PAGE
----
"Bored" as a Measurement of Need?

“Boredom is rage spread thin.”  ~Paul Tillich


“A subject for a great poet would be God’s boredom after the seventh day of creation.”
~ Friedrich Nietzsche

I got a quick idea today that needs some pushback from my experts in gifted and talented, or really, anyone who would like to provide some gentle second thoughts.

We’re often asked to define what it means to be gifted. After providing a somewhat suitable definition of the general characteristics and need of these unique learners, often based often on a national or state definition, we often mention that they’re bored in class.

Here’s the thing:

I say we stop using the word “bored” to describe our Gifted and Talented kids.

Truth be known, I’d say that most kids are “bored” in school for all sorts of various reasons. To use that word cheapens and flattens our point.

With today’s emphasis on passing the tests comes the mind-numbingly boring test-prep activities. All the wonderfully creative lessons of our veteran teachers have gone straight out the window and the new teachers have never had the expectation to teach creatively. Remind me to tell you a horror story from a new teacher panel, where one new teacher lovingly admired her scripted reading and math programs.

Today’s classroom environment has got to be loathsome for so many of our learners, especially when they’re coming from the ever-increasingly interactive world outside our school walls. Games, computers, and the ever-present extra-curricular sports/dance/arts activities fill our kids’ non-school hours.

And the data says that gifted children are mentally checking out by second grade? I’m quite sure of it and and also quite sure the neuro-typical student is too!

Picture each scenario, if you will:

Parent says, “Andre is bored in class.” 

Automatic, gut response:

  • Of course you think your kid is gifted. Every parent thinks so. 
  • Andre needs to learn to follow rules and wait his turn. 
  • Andre needs to finish the work I give him. Then he won’t be bored.

Gifted facilitator says, “Andre is bored in class.”

Automatic response:

  • You think I’m a poor teacher.
  • Andre needs to learn to follow rules. 
  • Andre needs to learn get along with all types of kids.
  • You’re trying to set this kid up for some sort of un-deserved special spot, aren’t you?

Admit it. Those are the responses we get back, right? I know. I spent nearly a decade as a gifted facilitator and quite a few more years as a kid whose parents were told, “she isn’t working up to her potential.”

Bored? Sure. But bored ≠ gifted.

What if, instead of “bored,” we used terminology that is more precise? More descriptive of the learners’ specific needs? They’re perhaps…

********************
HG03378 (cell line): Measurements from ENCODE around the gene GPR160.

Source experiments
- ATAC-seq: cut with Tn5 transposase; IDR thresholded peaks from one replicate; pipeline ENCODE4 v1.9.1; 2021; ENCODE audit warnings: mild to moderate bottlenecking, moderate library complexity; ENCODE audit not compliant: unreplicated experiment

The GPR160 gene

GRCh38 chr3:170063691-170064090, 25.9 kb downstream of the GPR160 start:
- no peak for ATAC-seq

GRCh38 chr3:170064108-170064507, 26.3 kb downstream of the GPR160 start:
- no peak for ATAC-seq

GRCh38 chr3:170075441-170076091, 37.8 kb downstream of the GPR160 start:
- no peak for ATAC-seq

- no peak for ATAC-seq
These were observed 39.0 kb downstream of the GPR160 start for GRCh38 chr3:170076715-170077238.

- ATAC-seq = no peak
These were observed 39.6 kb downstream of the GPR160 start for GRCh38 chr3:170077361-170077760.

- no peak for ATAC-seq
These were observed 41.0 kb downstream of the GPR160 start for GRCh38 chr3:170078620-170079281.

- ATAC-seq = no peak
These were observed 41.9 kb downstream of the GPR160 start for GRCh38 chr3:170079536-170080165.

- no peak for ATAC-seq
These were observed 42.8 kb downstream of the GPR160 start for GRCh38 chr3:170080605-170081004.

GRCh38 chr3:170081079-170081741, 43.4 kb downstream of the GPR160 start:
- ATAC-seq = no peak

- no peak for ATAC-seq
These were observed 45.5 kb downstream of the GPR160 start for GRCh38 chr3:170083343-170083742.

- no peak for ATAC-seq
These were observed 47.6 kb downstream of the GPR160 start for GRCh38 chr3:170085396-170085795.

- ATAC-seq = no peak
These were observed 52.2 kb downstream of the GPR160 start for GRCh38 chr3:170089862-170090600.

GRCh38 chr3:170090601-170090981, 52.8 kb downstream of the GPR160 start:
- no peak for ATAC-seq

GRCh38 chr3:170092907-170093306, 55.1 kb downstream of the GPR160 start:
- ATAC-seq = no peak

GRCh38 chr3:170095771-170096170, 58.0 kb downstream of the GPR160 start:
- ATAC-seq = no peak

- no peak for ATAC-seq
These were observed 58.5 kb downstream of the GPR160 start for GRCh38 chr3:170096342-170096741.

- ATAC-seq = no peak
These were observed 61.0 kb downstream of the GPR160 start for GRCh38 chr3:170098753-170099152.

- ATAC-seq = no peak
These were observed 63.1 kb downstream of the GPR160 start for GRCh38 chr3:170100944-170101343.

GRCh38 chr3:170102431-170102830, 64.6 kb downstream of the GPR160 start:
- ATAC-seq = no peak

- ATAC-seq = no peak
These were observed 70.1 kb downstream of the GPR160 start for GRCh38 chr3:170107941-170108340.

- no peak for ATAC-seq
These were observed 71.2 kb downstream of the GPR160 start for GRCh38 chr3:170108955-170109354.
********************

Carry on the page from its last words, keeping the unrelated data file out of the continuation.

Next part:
• academically unchallenged.  (too schooly?)
  • mentally immobilized?
  • cognitively stupefied?

Sure, you could make the case that it is possible that many kids are “cognitively stupefied,” but I’d say that often what the neuro-typical student simply needs is more physical activity and interactive learning environments.

But the gifted learner needs more cognitive challenge AND interactive learning environments.

I don’t know the answer to this, but I do know that when we say Andre is bored in class, the message does not automatically mean he’s gifted. It doesn’t mean he isn’t, either.

The message simply is not clear.

We’ve got to stop using that word and find something in plain English (or otherwise) that speaks directly to the heart of the matter.


Enhanced by Zemanta
Tags: , , , , , ,
Written by GingerLewman

  1. I totally agree, and I have for a long time. When I hear the word “bored” i need more clarification and ask for it. Does it mean the work is too easy? Does it mean the work is too hard? Does it mean the work is not interesting to the student? Hmmm. . . and the response to all of those questions is different. Bored is an easy out, and if we’re truly going to meet the needs of the student, we need to have more specific information about their ability, their classroom environment, and their previous learning successes. And if we’re approaching a teacher as a parent or gifted facilitator, we should have some specific information to share with them and some possible alternatives to suggest. Either way, we should partner with that classroom teacher to make changes – not just tell them what needs to be done.

    • “Either way, we should partner with that classroom teacher to make changes – not just tell them what needs to be done.”

      Well said, Cindy.

Copyright © 2016